Bulldogs Burned By Blazers 27-13

The weekend theme was ‘State of the Future.' Unfortunately, the results from Homecoming 2004 only reminded Mississippi State of the present.

Drizzly weather and visiting Alabama-Birmingham combined to put a damper on the annual fall campus celebration with a 27-13 victory over the Bulldogs. The Blazers used big second-half scores to break a 10-10 intermission tie and burst home-team hopes of a badly needed Homecoming comeback.

"We still don't make plays," said Coach Sylvester Croom after watching his team burned for 17 points in the decisive half. Certainly State was unable to make the sort of game-changing plays UAB did. The Blazers opened the second half by taking the lead on a 18-yard touchdown toss from Darrell Hackney to Roddy White.

And they put the game away with a 67-yard punt return by Reggie Lindsey at 7:40 of the fourth quarter for the clinching touchdown. Those plays were how UAB easily offset slight Bulldog margins in total snaps and yardage, and a brilliant performance by running back Jerious Norwood, to score their first win over a SEC victim in four years.

The Blazers improved to 4-1, while State lost a fifth-straight game and finished the first half of the schedule 1-5. "It was a close game," said linebacker Clarence McDougal. "They just made a couple of plays we didn't make."

"It's similar to last week," quarterback Kyle York said. "We moved the ball and especially ran the ball well. We also ran into some roadblocks close to the ball game. Good teams overcome those and that's a lesson we're having to learn."

The Bulldogs were definitely not good enough to overcome either roadblocks, missed opportunities, and even frustrating officiating calls and no-calls. Croom had no issues with his team's willing efforts, but once again execution was too weak to win. "We didn't play well at times. We'd get one-on-one situations, whether it's making a throw, making a catch, making a tackle, making a block, making a run…we didn't get it done."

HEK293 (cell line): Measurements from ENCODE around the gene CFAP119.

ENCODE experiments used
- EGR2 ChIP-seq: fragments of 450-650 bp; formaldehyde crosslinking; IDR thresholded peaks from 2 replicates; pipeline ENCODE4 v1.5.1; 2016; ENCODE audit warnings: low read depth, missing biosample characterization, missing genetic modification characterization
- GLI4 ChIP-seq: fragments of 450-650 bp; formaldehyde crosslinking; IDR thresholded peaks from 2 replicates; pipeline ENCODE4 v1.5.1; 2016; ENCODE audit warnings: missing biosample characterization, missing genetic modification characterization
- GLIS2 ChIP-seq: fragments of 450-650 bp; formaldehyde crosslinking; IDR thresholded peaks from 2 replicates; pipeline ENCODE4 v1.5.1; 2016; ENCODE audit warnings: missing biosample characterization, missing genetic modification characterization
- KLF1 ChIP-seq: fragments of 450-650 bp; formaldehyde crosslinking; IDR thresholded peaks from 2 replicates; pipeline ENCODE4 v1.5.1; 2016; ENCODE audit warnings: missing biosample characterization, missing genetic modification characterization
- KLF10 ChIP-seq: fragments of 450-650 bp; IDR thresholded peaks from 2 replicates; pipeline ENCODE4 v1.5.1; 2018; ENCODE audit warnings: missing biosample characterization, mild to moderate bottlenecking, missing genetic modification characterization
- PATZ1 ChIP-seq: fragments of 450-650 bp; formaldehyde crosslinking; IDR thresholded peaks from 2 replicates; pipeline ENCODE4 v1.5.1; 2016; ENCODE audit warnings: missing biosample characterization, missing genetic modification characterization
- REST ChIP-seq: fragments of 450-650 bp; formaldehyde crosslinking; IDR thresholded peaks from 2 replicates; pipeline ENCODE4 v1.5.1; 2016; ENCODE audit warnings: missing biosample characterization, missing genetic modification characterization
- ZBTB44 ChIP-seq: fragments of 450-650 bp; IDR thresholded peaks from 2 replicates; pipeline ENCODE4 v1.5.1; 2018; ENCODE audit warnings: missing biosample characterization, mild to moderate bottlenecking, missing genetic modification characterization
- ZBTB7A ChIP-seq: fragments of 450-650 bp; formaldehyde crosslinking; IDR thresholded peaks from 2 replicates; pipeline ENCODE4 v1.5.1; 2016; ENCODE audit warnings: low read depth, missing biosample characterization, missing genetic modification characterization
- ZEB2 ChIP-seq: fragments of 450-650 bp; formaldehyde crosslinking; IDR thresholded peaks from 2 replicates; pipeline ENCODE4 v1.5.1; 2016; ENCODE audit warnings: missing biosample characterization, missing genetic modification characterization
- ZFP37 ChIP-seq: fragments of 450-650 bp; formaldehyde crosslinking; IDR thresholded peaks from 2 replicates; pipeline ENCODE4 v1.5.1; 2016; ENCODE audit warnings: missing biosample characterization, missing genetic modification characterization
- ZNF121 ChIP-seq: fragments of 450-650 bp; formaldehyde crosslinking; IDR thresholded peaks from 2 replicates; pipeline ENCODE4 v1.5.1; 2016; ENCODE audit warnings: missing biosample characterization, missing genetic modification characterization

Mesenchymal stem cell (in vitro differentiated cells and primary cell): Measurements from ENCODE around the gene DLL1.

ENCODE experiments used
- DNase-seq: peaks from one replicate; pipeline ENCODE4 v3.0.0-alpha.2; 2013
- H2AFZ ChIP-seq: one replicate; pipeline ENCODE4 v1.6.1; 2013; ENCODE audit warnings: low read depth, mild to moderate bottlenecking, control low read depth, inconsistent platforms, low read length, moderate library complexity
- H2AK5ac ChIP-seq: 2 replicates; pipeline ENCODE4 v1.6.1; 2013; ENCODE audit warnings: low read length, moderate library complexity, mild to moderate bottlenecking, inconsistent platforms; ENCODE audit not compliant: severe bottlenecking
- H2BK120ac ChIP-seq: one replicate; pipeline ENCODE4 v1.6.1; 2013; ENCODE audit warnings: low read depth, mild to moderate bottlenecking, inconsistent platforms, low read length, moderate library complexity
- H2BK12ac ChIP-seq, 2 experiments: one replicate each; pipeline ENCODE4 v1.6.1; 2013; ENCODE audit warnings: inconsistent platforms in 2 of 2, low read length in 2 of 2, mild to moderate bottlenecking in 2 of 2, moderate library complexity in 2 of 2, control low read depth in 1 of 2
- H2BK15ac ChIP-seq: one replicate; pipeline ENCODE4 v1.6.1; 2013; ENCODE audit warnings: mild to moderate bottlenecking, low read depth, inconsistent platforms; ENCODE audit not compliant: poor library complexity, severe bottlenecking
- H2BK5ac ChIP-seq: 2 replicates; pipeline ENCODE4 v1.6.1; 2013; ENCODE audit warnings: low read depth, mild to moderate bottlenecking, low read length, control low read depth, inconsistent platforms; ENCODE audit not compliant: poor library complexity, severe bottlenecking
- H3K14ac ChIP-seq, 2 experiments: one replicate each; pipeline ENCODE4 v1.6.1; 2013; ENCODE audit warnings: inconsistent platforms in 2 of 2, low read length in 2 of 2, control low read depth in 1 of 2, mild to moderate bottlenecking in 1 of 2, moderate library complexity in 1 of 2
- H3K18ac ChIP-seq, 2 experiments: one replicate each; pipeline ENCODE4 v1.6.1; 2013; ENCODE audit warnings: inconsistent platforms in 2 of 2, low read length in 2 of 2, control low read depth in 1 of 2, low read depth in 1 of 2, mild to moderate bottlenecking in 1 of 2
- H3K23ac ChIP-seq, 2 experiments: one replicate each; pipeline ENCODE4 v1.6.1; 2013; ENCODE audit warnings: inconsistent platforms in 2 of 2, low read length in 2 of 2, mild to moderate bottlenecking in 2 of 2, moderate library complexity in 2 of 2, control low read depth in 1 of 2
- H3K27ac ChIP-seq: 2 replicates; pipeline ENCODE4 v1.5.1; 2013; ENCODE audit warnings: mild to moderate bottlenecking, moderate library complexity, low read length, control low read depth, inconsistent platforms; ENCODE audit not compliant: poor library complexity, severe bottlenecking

The Blazers did get the job done, particularly the splendid combo of Hackney and White. They combined for 123 of the 150 UAB passing yards and both offensive touchdowns. Hackney was 13-of-19, seven of those catches by White, did not have a pass picked, and shrugged off two sacks and other hits to keep the Dog defense on their heels. "He's a big old quarterback," McDougal said, "he just wouldn't go down a couple of times. The D-line played good, we blitzed a little bit. He just made plays."

York tried play-making, too, and was 10-of-20 for 99 yards with a second-period throw to tight end Eric Butler for State's only touchdown. But he was also sacked twice and took many more shots, and his receivers were unable to make yards after catches. Prosser and Tee Milons each had career-high four grabs, but only 68 and 27 yards.

The undisputed star of the day was Norwood, magnificent in defeat with 201 yards on 24 rushes. He got almost half of that total, 99 yards, in the first quarter alone, and would finish with the fourth-best day by a running Dog ever. "It was a great effort," Croom said. "That's Jerious Norwood."

"I feel I played pretty good," Norwood said. "The line blocked good and I give them the credit for the game I had." Yet Norwood never made the end zone; in fact his best runs usually forced him to take a breather after getting the ball in scoring range, and without him the offense tended to sputter as UAB could defend State straight-up.

Norwood showed he was on his game from the start, with gains of 14, 18, and eight yards on the opening series. He helped get the ball in range for Keith Andrews to convert his first college field goal, a 48-yarder at 12:05. It was the first time State had scored on the first possession this year.

It took the Blazer offense 43 seconds to answer. A first-down sweep of left end produced 23 yards, 15 of that on a late and unidentified sideline hit. On the next snap Hackney rolled left, got time and unloaded the ball deep for White a stride behind Kevin Dockery and Slovakia Griffith. He made the easy catch at the ten and strolled in for a 52-yard touchdown play at 11:16.